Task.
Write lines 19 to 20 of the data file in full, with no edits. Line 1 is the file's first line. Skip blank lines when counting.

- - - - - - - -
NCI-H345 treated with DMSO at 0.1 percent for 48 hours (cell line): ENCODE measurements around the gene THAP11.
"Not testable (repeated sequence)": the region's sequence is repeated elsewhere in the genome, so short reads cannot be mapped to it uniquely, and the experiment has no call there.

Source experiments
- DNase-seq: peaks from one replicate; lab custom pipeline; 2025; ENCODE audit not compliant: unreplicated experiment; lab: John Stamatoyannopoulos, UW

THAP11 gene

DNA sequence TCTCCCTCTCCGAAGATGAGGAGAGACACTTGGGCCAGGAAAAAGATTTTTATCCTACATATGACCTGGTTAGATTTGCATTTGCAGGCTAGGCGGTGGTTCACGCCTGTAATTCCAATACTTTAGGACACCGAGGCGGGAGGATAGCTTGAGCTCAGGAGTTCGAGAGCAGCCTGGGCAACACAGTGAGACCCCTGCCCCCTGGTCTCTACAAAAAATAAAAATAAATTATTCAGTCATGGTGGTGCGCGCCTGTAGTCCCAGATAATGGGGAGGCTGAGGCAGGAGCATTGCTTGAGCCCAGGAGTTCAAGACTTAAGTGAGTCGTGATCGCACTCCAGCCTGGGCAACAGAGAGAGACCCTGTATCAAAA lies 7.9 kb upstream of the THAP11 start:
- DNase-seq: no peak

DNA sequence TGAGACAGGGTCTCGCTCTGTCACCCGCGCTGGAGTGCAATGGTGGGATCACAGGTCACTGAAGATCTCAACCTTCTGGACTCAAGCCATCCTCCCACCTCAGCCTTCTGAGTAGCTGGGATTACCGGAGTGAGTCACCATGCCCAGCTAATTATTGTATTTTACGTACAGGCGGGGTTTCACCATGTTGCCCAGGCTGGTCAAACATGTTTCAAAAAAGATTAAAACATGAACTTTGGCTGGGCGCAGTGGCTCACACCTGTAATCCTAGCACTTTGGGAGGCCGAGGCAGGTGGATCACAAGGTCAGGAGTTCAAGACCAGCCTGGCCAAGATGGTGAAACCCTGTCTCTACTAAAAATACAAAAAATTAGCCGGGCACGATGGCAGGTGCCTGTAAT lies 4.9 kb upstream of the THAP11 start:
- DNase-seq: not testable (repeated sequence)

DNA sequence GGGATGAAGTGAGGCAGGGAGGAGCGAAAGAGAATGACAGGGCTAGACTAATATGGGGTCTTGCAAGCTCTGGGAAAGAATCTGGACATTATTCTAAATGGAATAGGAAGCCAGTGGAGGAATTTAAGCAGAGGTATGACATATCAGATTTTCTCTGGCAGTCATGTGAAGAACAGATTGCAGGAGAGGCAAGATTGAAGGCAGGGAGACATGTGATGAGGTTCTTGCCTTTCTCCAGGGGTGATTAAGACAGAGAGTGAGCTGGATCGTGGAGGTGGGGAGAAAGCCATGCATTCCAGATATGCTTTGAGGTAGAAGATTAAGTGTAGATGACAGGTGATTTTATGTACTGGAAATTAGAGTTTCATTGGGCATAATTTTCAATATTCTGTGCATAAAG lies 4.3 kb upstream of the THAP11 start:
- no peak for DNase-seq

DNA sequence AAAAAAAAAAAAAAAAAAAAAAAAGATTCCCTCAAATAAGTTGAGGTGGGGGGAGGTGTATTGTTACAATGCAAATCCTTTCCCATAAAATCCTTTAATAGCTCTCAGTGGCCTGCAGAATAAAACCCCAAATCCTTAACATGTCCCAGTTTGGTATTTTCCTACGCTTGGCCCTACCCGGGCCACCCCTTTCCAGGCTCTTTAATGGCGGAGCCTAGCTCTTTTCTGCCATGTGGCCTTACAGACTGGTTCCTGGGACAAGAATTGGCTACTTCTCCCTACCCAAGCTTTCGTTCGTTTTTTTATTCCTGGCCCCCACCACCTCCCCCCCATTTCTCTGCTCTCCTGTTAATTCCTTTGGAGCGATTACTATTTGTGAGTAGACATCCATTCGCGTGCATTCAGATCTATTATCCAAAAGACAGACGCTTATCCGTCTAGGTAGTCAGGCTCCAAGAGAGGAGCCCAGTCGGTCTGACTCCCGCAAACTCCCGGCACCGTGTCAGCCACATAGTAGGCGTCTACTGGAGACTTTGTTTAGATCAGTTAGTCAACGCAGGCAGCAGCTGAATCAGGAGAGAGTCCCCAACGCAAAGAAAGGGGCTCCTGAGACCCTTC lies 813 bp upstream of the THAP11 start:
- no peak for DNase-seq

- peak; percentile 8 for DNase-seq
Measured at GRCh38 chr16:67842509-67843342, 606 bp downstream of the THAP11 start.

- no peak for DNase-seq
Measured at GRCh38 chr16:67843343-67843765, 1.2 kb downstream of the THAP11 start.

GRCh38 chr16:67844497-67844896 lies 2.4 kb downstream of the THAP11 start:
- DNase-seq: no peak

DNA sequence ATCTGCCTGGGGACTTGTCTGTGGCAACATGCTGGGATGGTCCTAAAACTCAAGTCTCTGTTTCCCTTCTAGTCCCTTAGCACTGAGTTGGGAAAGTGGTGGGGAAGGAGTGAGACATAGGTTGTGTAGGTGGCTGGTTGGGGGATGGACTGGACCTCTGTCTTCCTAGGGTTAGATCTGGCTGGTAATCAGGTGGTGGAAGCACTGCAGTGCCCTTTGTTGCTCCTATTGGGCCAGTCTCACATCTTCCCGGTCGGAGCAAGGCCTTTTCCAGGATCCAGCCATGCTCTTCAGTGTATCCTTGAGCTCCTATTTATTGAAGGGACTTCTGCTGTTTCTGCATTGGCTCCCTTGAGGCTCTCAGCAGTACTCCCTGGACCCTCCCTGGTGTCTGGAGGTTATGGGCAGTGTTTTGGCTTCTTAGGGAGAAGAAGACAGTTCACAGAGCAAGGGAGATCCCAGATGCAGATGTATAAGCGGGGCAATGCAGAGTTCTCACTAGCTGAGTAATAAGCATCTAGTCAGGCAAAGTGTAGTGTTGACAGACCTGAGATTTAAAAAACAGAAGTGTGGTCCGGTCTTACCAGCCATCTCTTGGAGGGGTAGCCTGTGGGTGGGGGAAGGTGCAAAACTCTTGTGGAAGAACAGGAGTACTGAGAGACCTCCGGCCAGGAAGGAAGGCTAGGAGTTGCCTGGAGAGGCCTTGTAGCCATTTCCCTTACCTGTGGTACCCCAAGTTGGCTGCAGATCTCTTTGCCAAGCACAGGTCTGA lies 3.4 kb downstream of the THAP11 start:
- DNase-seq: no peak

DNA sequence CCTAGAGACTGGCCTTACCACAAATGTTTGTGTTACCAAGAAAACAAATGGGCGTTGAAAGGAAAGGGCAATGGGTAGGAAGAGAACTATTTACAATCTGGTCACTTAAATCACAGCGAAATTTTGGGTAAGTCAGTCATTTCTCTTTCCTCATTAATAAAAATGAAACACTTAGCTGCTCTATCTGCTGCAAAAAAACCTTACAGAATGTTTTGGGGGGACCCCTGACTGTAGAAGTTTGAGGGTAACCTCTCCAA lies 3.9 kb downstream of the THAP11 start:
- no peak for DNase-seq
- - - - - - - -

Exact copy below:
- DNase-seq: no peak

DNA sequence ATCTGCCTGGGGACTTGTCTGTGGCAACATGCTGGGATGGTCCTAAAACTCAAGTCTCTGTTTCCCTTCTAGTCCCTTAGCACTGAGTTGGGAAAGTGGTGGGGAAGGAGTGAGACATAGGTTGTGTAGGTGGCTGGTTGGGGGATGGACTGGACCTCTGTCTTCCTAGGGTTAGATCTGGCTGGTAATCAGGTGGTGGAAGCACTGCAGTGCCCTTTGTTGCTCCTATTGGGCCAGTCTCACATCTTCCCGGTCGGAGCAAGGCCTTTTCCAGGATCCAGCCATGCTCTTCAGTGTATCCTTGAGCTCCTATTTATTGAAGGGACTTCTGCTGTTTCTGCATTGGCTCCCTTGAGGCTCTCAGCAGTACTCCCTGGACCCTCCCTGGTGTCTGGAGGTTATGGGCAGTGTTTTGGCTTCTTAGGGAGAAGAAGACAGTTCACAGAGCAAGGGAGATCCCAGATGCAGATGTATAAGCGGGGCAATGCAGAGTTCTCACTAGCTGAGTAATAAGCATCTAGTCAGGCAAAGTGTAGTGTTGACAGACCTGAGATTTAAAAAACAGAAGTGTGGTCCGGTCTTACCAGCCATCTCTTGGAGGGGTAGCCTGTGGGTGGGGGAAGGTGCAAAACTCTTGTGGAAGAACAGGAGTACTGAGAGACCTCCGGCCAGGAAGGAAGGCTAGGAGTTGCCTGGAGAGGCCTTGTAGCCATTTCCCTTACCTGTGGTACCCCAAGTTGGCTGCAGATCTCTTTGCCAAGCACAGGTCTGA lies 3.4 kb downstream of the THAP11 start: